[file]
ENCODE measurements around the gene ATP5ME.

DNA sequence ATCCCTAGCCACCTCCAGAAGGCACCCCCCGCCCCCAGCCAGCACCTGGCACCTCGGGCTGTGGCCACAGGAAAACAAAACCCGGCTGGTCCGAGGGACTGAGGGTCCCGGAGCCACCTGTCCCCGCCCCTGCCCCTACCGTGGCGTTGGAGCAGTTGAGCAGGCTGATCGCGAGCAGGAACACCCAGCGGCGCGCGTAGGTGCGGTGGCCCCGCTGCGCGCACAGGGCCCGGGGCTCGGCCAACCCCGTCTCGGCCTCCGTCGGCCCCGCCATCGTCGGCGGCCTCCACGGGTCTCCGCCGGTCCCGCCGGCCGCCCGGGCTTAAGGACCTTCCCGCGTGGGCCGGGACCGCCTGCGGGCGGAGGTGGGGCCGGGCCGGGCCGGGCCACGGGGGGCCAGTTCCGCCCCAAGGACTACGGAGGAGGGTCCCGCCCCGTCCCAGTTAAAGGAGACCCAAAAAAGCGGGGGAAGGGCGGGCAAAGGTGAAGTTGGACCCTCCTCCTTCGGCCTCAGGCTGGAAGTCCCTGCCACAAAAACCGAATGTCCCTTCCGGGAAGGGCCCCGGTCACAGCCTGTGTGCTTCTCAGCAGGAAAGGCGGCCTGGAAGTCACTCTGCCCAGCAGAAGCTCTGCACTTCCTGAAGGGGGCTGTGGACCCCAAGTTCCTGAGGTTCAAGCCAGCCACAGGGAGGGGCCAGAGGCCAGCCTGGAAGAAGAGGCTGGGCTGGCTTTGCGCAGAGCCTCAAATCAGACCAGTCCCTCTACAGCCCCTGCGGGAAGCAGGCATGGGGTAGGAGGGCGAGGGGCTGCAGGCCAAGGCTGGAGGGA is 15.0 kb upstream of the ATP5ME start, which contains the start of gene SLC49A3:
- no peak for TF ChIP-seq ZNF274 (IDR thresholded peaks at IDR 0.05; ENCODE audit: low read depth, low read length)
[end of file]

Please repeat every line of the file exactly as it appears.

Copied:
ENCODE measurements around the gene ATP5ME.

DNA sequence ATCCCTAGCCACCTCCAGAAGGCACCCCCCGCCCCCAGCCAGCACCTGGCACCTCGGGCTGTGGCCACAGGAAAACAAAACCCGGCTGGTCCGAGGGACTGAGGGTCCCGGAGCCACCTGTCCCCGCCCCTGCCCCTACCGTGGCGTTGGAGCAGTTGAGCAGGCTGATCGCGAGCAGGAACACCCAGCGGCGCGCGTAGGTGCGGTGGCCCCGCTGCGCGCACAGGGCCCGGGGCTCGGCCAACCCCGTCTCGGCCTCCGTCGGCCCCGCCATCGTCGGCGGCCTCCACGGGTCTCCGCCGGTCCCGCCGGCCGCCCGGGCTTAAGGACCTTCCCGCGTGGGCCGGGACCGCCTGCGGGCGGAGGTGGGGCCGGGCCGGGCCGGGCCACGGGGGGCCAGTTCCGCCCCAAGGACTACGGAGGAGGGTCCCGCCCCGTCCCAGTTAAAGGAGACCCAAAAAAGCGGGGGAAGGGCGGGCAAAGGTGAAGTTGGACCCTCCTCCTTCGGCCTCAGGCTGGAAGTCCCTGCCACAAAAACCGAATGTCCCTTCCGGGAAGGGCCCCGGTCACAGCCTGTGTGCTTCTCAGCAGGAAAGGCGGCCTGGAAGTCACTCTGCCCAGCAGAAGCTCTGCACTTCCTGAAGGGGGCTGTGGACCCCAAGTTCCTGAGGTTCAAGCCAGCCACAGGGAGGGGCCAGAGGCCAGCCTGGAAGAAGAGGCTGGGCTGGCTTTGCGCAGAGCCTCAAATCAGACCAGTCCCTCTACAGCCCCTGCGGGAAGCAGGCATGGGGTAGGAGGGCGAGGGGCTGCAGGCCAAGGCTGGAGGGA is 15.0 kb upstream of the ATP5ME start, which contains the start of gene SLC49A3:
- no peak for TF ChIP-seq ZNF274 (IDR thresholded peaks at IDR 0.05; ENCODE audit: low read depth, low read length)